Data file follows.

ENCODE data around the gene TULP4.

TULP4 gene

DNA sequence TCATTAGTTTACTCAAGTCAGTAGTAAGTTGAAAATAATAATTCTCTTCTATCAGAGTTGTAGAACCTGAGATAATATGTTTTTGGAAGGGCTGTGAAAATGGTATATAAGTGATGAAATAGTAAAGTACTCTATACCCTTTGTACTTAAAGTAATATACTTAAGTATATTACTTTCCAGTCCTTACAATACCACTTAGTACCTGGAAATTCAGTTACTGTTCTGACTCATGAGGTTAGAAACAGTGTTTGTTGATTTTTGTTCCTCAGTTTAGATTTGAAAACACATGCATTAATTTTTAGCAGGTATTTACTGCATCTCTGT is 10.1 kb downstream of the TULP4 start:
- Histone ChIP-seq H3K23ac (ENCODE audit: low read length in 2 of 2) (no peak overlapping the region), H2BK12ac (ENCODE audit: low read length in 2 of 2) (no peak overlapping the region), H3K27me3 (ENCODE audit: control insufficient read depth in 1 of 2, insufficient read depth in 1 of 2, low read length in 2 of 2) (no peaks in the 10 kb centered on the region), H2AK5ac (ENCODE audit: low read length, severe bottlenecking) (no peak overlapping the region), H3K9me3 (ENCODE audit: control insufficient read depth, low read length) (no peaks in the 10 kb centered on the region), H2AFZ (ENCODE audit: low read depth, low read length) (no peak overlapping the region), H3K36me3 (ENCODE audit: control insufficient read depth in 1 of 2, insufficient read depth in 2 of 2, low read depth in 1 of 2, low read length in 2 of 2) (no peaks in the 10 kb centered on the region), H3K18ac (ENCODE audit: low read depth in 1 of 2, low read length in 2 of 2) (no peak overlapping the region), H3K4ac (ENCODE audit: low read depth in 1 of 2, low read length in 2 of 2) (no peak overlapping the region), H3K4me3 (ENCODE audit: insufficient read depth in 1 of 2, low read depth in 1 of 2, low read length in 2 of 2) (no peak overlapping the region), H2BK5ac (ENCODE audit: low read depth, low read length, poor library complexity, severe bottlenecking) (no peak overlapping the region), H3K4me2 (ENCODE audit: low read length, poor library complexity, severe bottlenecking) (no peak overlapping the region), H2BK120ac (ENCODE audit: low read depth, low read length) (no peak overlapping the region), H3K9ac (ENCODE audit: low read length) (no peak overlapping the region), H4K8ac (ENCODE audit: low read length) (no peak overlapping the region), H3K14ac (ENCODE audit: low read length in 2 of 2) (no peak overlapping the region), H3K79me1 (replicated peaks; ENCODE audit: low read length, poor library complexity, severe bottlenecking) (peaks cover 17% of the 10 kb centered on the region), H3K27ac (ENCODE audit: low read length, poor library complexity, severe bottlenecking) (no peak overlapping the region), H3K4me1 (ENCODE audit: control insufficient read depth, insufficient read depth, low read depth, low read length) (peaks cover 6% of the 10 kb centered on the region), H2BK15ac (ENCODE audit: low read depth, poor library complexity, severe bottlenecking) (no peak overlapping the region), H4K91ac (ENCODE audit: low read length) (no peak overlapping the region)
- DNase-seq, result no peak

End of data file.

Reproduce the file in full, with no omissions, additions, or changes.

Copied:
ENCODE data around the gene TULP4.

TULP4 gene

DNA sequence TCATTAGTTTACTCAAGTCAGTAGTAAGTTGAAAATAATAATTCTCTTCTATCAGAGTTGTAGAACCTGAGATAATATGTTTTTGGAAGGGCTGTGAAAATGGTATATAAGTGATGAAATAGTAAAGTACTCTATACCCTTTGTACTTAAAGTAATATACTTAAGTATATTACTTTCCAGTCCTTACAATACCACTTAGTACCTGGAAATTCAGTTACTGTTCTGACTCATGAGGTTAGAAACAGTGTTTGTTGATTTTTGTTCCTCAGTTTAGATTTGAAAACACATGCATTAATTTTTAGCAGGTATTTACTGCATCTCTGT is 10.1 kb downstream of the TULP4 start:
- Histone ChIP-seq H3K23ac (ENCODE audit: low read length in 2 of 2) (no peak overlapping the region), H2BK12ac (ENCODE audit: low read length in 2 of 2) (no peak overlapping the region), H3K27me3 (ENCODE audit: control insufficient read depth in 1 of 2, insufficient read depth in 1 of 2, low read length in 2 of 2) (no peaks in the 10 kb centered on the region), H2AK5ac (ENCODE audit: low read length, severe bottlenecking) (no peak overlapping the region), H3K9me3 (ENCODE audit: control insufficient read depth, low read length) (no peaks in the 10 kb centered on the region), H2AFZ (ENCODE audit: low read depth, low read length) (no peak overlapping the region), H3K36me3 (ENCODE audit: control insufficient read depth in 1 of 2, insufficient read depth in 2 of 2, low read depth in 1 of 2, low read length in 2 of 2) (no peaks in the 10 kb centered on the region), H3K18ac (ENCODE audit: low read depth in 1 of 2, low read length in 2 of 2) (no peak overlapping the region), H3K4ac (ENCODE audit: low read depth in 1 of 2, low read length in 2 of 2) (no peak overlapping the region), H3K4me3 (ENCODE audit: insufficient read depth in 1 of 2, low read depth in 1 of 2, low read length in 2 of 2) (no peak overlapping the region), H2BK5ac (ENCODE audit: low read depth, low read length, poor library complexity, severe bottlenecking) (no peak overlapping the region), H3K4me2 (ENCODE audit: low read length, poor library complexity, severe bottlenecking) (no peak overlapping the region), H2BK120ac (ENCODE audit: low read depth, low read length) (no peak overlapping the region), H3K9ac (ENCODE audit: low read length) (no peak overlapping the region), H4K8ac (ENCODE audit: low read length) (no peak overlapping the region), H3K14ac (ENCODE audit: low read length in 2 of 2) (no peak overlapping the region), H3K79me1 (replicated peaks; ENCODE audit: low read length, poor library complexity, severe bottlenecking) (peaks cover 17% of the 10 kb centered on the region), H3K27ac (ENCODE audit: low read length, poor library complexity, severe bottlenecking) (no peak overlapping the region), H3K4me1 (ENCODE audit: control insufficient read depth, insufficient read depth, low read depth, low read length) (peaks cover 6% of the 10 kb centered on the region), H2BK15ac (ENCODE audit: low read depth, poor library complexity, severe bottlenecking) (no peak overlapping the region), H4K91ac (ENCODE audit: low read length) (no peak overlapping the region)
- DNase-seq, result no peak